Benefits of Diverse Leadership
The success of women leaders during the COVIIVD-19 pandemic also shows the importance of diverse leadership. In recent years there has been an increased number of women elected into the United States Congress. Women make up 27% of the most recently elected Congress, which is a record high (Blazina & DeSilver, 2021). However, Congress still does not accurately represent over half of the United States population, which is made of women. This disproportionate representation results in the interests of only some American’s being considered when policy is made.
Although there are many ways in which leadership can (and should) be more diverse, one way is gender diversity. When women are in positions of power, they use their experiences as women in a patriarchal society to make decisions as we have seen by this article. For example, Aldrich and Lotito (2020) found women leaders were slower to close schools. When schools and daycares were forced to shut down, women were disproportionately forced to stay home and take care of children because of the gendered nature of childcare. Women leaders understood this gendered impact and chose to delay closing schools to lessen the negative effects on women’s lives. Angela Merkel’s response to coronavirus also reflects the benefits of diverse leadership: “Ms. Merkel’s government considered a variety of different information sources in developing its coronavirus policy, including epidemiological models; data from medical providers; and evidence from South Korea’s successful program of testing and isolation” (Taub, 2020). Merkel chose to listen to scientists from different fields and other experts from around the world to develop a plan against the pandemic instead of addressing it from a purely political angle.
The leadership of women during the COVID-19 pandemic has proven that women can be effective leaders, despite the beliefs of patriarchal societies. This has been most recently proven by the various government responses to the pandemic. The infection and death rates in New Zealand, Taiwan, and British Columbia, Canada are some of the lowest in the world; and it is not a coincidence that these places have women in high positions of power. These women have disrupted society’s preconceived notion that women do not belong in positions of power. Women bring new ideas and perspectives to the table. They have found ways to effectively manage a pandemic in the places they lead and ensure everyone’s interests are represented.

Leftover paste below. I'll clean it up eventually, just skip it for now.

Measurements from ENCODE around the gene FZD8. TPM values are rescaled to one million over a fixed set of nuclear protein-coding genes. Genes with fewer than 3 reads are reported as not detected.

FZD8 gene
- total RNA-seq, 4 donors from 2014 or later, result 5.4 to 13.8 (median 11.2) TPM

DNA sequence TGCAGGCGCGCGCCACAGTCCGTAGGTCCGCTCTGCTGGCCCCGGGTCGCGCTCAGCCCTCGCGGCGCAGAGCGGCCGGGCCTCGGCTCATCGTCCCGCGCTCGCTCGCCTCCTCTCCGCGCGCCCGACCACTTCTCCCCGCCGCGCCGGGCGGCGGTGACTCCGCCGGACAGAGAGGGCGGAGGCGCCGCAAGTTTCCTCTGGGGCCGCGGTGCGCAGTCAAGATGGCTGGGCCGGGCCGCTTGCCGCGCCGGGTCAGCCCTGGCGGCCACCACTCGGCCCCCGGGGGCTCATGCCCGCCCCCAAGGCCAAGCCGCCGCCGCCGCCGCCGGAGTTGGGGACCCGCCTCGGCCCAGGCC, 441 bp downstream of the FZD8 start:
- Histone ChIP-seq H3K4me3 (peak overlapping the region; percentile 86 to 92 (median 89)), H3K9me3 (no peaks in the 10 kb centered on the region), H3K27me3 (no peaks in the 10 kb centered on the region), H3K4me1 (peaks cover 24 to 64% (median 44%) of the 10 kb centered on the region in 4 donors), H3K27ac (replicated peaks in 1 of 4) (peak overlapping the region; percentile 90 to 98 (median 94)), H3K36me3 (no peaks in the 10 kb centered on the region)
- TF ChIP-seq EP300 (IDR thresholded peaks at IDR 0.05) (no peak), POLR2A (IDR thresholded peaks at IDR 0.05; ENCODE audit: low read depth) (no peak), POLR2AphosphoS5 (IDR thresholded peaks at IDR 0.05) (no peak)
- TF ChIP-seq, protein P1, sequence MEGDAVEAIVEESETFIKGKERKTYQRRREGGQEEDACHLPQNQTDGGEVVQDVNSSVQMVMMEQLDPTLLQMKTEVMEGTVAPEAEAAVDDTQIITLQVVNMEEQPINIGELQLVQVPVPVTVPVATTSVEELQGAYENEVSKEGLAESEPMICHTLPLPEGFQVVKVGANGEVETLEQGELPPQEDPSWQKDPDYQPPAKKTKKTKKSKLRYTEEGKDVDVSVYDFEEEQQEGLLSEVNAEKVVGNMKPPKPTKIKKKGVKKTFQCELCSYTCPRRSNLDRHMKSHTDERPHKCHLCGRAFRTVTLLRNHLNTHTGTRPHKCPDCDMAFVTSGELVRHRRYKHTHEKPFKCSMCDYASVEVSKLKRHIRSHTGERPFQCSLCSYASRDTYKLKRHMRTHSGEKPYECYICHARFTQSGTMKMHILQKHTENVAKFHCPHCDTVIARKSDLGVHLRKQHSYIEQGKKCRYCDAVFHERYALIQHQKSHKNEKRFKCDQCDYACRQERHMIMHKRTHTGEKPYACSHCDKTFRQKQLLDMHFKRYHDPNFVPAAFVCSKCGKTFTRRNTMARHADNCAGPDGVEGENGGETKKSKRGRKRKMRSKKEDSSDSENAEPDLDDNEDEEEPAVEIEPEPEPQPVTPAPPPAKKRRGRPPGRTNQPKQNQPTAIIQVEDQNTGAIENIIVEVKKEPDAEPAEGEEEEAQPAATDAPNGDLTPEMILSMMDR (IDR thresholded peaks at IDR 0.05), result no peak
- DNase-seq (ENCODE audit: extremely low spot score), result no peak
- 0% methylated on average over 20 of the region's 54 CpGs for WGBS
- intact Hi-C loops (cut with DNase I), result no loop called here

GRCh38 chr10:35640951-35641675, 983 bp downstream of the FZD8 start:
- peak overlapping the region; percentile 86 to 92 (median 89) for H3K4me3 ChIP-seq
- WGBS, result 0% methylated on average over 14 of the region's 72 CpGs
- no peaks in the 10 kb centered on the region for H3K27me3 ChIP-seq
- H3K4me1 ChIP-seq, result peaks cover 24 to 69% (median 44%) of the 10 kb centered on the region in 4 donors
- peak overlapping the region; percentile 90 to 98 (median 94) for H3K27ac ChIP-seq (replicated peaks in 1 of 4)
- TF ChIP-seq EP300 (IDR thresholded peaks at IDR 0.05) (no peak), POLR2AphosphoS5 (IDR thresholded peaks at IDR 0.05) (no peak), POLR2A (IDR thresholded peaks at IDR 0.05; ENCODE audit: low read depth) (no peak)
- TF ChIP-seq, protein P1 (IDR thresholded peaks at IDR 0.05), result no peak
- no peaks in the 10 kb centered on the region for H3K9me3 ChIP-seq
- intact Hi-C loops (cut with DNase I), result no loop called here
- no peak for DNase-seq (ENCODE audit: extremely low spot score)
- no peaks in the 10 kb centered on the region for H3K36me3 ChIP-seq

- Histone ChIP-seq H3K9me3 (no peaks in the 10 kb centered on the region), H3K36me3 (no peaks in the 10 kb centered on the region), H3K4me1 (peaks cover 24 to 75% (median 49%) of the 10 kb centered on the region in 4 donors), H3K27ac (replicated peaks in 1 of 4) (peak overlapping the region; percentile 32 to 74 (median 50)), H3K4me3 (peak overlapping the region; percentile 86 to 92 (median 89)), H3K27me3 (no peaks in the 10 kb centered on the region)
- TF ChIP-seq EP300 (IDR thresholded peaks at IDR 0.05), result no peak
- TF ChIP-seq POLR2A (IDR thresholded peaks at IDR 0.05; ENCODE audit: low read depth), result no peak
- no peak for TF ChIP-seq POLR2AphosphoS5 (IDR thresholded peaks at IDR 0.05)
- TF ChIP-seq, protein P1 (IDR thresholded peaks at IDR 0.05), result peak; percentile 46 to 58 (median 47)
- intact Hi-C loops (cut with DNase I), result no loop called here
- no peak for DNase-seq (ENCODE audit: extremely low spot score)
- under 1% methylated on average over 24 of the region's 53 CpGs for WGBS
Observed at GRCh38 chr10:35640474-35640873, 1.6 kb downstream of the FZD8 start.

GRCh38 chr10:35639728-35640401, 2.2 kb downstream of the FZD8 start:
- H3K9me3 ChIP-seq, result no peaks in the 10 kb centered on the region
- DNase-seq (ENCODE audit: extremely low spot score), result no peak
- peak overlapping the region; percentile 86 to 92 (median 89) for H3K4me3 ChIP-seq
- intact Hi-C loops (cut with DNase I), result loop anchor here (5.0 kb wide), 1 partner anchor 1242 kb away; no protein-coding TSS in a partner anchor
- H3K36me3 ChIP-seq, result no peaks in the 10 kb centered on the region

While this article does provide evidence for women’s effectiveness as leaders, the argument cannot be made that women are better leaders than men. Instead, it suggests that because of their experiences in patriarchal societies, women govern differently than men, in ways that are often effective. Despite the many factors that affect how a leader approaches a crisis, women leaders are working in a society that is designed against them and have been in these positions of power for all of history without recognition. They are living in a world that tells them they do not belong in positions of power. Acknowledging the success of women during this century’s most testing global event proves society’s sexist ideas about women in positions of power wrong.
Aldrich, A. S., Lotito, N. J. (2020). Pandemic Performance: Women Leaders in the
Covid-19 Crisis. Politics & Gender, 16, 960–967.
Blazina, C., & DeSilver, D. (2021, January 22). A record number of women are serving in
the 117th Congress. Pew Research Center. https://www.pewresearch.org/fact-
Brescoll, V. L., Okimoto, T. G., & Vial, A. C. (2018). You’ve Come a Long Way…Maybe: How
Moral Emotions Trigger Backlash Against Women Leaders. Journal of Social Issues,
74(1), 144–164. https://doi.org/10.1111/josi.12261
esri Canada. (2020). Canadian Outbreak At-A-Glance. COVID-19 Resources. https://resources-
Geiger, A., Kent, L. (2017, March 8). Number of women leaders around the world has grown,
but they're still a small group.
Government of Canada. (2021, March 18). Population estimates, quarterly. Statistics Canada.
Haslam, S. A., Steffens, N. K., Reicher, S. D., & Bentley, S. V. (2021). Identity Leadership in a
Crisis: A 5R Framework for Learning from Responses to COVID‐19. Social Issues &
Policy Review, 15(1), 35–83. https://doi.org/10.1111/sipr.12075.
Rosener, J. B. (2014, August 1). Ways Women Lead. Harvard Business Review.
Sheppard, L. D. (2018). Gender Differences in Leadership Aspirations and Job and Life
Attribute Preferences among U.S. Undergraduate Students. Sex Roles, 79(9/10), 565–
Taiwan Centers for Disease Control. (n.d.). https://www.cdc.gov.tw/En.
Taub, A. (2020, May 15). Why Are Women-Led Nations Doing Better With Covid-19? The New
York Times. https://www.nytimes.com/2020/05/15/world/coronavirus-women-
WHO coronavirus (COVID-19) Dashboard. (n.d.). https://covid19.who.int/.